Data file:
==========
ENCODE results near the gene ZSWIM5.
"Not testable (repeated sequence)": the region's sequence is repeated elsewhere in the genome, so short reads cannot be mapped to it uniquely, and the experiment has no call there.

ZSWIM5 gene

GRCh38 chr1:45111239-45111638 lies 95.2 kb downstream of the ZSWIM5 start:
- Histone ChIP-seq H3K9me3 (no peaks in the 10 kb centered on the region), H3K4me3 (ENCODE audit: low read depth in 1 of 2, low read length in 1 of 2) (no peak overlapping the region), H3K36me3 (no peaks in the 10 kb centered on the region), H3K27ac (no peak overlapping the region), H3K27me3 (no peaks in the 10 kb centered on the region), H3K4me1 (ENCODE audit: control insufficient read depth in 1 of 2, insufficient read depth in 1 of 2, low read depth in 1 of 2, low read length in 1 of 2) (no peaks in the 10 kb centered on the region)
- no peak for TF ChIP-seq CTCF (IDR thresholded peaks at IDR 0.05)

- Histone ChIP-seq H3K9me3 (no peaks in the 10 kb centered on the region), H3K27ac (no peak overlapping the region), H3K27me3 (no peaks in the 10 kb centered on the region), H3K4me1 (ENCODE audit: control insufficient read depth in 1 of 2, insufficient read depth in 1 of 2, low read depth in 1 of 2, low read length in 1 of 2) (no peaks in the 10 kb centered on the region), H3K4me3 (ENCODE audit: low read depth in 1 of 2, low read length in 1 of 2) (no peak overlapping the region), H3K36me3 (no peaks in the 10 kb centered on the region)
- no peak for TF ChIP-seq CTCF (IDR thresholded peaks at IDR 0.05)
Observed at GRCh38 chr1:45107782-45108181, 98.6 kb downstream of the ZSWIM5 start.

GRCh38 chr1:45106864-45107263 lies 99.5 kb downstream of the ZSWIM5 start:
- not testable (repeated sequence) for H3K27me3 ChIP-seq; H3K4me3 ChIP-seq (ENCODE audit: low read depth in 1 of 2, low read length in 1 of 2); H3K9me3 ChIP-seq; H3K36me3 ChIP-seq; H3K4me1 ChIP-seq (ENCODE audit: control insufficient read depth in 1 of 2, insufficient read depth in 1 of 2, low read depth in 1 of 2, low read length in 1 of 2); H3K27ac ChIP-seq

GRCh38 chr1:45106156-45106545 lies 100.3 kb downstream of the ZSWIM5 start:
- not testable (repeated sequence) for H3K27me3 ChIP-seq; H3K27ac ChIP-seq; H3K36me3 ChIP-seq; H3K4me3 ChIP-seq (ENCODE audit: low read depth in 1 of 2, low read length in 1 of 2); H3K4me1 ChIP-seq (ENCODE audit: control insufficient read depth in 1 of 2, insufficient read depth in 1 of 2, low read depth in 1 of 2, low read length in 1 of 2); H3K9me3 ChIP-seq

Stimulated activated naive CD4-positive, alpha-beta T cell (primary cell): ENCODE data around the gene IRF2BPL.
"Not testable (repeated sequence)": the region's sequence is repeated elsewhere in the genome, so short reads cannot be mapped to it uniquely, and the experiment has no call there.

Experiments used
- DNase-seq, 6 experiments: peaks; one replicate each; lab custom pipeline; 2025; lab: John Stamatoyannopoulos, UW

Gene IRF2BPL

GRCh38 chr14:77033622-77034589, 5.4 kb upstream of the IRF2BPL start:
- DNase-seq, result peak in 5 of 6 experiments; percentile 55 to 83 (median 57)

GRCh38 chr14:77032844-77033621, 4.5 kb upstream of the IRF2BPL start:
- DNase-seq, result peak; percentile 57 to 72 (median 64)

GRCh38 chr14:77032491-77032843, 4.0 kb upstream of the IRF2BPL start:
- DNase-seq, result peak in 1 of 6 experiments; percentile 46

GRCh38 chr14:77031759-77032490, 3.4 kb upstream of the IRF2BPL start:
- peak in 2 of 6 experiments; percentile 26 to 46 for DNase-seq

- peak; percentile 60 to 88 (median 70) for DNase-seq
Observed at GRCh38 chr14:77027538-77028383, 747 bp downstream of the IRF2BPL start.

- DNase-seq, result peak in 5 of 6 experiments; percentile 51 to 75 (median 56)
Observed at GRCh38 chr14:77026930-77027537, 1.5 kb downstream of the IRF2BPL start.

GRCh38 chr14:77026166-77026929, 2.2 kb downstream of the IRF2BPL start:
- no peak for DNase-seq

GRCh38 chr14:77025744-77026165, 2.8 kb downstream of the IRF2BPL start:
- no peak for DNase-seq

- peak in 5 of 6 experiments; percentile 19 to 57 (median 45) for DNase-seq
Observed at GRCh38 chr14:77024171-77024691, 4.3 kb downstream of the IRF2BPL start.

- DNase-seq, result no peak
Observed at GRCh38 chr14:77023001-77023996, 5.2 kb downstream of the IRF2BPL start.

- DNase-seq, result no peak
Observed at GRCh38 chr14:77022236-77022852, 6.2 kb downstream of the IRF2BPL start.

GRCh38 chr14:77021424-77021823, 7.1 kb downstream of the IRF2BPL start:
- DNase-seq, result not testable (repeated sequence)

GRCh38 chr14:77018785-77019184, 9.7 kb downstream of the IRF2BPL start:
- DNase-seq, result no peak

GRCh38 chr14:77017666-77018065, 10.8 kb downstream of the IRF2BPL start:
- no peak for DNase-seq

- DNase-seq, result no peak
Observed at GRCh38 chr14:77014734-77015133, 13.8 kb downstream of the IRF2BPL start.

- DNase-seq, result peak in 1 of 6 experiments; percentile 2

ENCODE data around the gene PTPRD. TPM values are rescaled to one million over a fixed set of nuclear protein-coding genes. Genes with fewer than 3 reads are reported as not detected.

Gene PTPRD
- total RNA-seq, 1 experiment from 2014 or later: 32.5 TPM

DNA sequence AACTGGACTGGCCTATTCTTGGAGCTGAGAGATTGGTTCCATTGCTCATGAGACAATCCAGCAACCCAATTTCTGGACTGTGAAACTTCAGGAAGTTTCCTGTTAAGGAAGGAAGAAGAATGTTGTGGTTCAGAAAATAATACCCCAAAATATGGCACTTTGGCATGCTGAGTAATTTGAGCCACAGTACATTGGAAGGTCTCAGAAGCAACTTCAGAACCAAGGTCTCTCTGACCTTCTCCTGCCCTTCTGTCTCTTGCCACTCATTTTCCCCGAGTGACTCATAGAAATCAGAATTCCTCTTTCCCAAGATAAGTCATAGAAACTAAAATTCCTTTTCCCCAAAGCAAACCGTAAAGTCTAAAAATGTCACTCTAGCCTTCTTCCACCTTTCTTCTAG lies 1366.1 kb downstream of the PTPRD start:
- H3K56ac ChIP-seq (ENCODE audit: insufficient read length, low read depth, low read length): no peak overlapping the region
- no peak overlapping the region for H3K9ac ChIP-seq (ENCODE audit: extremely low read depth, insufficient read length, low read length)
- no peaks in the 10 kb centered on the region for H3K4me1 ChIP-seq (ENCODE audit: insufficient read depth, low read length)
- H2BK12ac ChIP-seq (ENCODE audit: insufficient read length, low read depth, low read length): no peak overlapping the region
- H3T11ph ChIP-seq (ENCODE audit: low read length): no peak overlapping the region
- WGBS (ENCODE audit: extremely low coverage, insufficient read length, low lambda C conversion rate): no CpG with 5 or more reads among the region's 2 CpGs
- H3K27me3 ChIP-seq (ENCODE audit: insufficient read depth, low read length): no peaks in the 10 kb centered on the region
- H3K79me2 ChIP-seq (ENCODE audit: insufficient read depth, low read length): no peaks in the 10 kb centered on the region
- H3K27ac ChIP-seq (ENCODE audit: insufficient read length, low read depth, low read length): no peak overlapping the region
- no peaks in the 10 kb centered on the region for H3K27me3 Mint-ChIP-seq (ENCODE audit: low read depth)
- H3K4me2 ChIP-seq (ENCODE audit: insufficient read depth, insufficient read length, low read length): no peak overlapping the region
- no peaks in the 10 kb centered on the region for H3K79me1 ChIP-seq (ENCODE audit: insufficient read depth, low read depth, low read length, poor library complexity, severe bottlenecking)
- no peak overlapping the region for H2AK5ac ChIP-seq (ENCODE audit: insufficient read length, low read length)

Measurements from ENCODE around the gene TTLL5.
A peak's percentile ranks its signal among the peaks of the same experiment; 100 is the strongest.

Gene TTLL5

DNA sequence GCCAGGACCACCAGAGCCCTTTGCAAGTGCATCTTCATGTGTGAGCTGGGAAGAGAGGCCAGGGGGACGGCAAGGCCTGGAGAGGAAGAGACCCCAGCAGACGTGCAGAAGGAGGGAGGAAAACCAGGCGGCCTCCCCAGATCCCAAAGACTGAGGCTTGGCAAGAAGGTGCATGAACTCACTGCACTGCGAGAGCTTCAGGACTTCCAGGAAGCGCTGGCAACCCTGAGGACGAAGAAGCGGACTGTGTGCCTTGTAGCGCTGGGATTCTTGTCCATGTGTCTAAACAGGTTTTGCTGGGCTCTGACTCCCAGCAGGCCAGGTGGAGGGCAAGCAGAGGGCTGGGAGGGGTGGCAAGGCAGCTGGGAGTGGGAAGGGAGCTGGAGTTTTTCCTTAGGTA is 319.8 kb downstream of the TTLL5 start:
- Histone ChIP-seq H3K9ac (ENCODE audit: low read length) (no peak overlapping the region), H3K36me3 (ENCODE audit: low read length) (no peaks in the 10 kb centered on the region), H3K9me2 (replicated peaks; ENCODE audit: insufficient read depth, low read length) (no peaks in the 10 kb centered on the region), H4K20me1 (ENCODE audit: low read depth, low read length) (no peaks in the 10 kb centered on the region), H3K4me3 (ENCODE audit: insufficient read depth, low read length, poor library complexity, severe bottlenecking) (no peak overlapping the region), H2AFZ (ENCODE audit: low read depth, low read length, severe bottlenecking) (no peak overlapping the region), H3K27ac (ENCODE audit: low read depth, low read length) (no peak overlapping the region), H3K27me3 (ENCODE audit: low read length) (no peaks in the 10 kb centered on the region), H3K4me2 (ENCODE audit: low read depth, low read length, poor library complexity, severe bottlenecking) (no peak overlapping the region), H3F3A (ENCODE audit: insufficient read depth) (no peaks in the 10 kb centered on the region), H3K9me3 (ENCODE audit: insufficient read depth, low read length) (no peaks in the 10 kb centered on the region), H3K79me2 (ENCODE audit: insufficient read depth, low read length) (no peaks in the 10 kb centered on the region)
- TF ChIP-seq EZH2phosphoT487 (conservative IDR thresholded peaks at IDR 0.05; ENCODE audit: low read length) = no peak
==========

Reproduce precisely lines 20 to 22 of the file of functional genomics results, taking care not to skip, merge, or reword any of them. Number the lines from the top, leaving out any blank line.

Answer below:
- DNase-seq, result peak in 5 of 6 experiments; percentile 55 to 83 (median 57)

GRCh38 chr14:77032844-77033621, 4.5 kb upstream of the IRF2BPL start:
- DNase-seq, result peak; percentile 57 to 72 (median 64)